Lacassa
Tuesday, January 24, 2017 at 1:06PM
Mark Scarbrough in Comfort Food, Main Courses, Pasta, char sir, lacassa, macau, rice vermicelli, shrimp, stir-fry, wok

Another week, more Chinese New Year, and another recipe from adapted from FAT RICE, the cookbook for the fabulous Chicago restaurant that serves, um, "new Macau" food, the place where Bruce and I burned our faces off with an incredible hot pot curry. (I still dream about it.)

This dish isn't spicy. It's sweet and aromatic. Better still, it uses the ginger achar from our last podcast and recipe (click here). It's sweet and comforting, just what we need for our "interesting times."

If you want to hear the podcast, click here. We cook it right in front of your ears.

Otherwise, here's the recipe for our version.

Lacassa (Rice Vermicelli Stir-Fry)

Inspired by Abraham Conlon, Adrienne Lo, and Hugh Amano’s FAT RICE: RECIPES FROM THE CHICAGO RESTAURANT INSPIRED BY MACAU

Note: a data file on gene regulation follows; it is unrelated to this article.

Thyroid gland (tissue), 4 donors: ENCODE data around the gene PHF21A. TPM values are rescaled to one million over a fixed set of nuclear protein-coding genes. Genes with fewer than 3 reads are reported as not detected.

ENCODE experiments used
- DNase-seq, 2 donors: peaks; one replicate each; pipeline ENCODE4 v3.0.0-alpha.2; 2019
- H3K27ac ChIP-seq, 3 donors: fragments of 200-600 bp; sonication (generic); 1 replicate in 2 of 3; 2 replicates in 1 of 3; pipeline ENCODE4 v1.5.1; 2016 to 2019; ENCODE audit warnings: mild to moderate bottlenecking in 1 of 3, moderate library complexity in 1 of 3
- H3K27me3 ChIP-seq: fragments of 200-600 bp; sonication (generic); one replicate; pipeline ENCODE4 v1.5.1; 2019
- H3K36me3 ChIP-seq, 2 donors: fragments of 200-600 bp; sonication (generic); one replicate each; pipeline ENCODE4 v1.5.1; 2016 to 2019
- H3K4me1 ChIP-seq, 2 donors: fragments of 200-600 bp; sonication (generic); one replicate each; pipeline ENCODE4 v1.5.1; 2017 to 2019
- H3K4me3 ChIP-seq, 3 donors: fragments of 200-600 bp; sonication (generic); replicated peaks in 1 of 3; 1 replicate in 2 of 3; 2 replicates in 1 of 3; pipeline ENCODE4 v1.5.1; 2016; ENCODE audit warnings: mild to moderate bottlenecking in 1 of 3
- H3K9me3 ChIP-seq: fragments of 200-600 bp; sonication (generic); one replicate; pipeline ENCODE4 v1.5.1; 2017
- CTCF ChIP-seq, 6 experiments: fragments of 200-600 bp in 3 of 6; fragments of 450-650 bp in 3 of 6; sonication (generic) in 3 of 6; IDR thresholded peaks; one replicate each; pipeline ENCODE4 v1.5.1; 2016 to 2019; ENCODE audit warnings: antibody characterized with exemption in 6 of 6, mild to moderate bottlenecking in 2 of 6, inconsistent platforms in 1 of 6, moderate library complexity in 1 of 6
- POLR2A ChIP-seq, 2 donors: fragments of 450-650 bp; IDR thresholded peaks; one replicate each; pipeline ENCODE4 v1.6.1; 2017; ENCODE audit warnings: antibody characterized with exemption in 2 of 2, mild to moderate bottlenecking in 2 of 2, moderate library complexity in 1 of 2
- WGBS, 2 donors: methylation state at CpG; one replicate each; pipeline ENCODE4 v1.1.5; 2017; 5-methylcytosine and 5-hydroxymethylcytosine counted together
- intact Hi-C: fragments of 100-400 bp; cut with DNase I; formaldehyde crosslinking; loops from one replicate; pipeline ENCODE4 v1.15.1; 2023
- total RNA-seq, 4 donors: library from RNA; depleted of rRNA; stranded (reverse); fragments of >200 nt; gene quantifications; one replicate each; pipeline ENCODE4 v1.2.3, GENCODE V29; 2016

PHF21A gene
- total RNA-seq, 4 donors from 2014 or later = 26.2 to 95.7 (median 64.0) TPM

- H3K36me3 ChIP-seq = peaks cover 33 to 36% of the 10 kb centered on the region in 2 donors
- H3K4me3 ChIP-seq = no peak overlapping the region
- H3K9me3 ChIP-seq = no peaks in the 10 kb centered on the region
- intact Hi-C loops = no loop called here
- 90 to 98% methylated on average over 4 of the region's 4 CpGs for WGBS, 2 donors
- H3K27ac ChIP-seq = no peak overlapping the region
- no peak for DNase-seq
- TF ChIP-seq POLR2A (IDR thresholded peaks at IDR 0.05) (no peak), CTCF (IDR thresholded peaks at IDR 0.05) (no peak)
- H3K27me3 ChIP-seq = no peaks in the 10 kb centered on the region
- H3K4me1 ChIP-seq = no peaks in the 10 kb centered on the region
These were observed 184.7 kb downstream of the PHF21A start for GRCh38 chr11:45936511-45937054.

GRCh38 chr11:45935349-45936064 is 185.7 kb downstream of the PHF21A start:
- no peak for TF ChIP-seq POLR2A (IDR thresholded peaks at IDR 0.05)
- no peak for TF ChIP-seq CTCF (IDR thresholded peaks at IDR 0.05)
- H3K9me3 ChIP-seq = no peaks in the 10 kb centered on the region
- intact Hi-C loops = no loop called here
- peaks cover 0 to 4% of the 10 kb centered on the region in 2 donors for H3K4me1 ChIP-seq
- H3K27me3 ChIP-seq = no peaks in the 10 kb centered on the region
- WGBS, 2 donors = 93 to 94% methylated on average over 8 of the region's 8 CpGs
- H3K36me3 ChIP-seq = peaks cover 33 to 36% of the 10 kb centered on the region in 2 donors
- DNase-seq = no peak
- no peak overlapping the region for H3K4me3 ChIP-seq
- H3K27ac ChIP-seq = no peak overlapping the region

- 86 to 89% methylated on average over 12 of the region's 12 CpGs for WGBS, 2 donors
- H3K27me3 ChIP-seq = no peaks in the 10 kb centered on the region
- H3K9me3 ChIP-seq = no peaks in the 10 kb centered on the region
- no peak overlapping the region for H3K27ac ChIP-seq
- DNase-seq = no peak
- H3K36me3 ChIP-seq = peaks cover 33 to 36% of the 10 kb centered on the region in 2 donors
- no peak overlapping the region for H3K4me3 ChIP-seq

Serves 2

1. Mix the soy sauce, water, sugar, salt, and white pepper in a small bowl.

2. Cover the noodles in a bowl with very hot tap water. Soak for 2 minutes—then drain in a colander set in the sink.

3. Heat 2 tablespoons of the oil in a large nonstick skillet set over medium-high heat. Add the beaten eggs; swirl the pan so they spread out across its surface. Cook about 1 minute, pulling back the sides to let raw egg run into the space once, then setting aside until the top is almost set. Loosen the edges from the skillet, then fold the omelet onto itself as you slip it out onto a cutting board. Slice it into thin strips.

4. Heat a large wok over high heat. Add the remaining 1 tablespoon oil, then add the onion, carrot, char siu, scallions, shrimp, and garlic. Stir-fry for 1 minute.

5. Add the drained noodles. Stir-fry 30 seconds, leave it alone 30 seconds, then stir-fry for 30 seconds

6. Drizzle the soy sauce mixture around wok; stir-fry for 15 seconds.

7. Add the sliced omelet pieces and the bean sprouts. Toss together, then remove from the heat. Garnish the with sesame oil and ginger achar.

Article originally appeared on bruceandmark (http://www.bruceandmark.com/).
See website for complete article licensing information.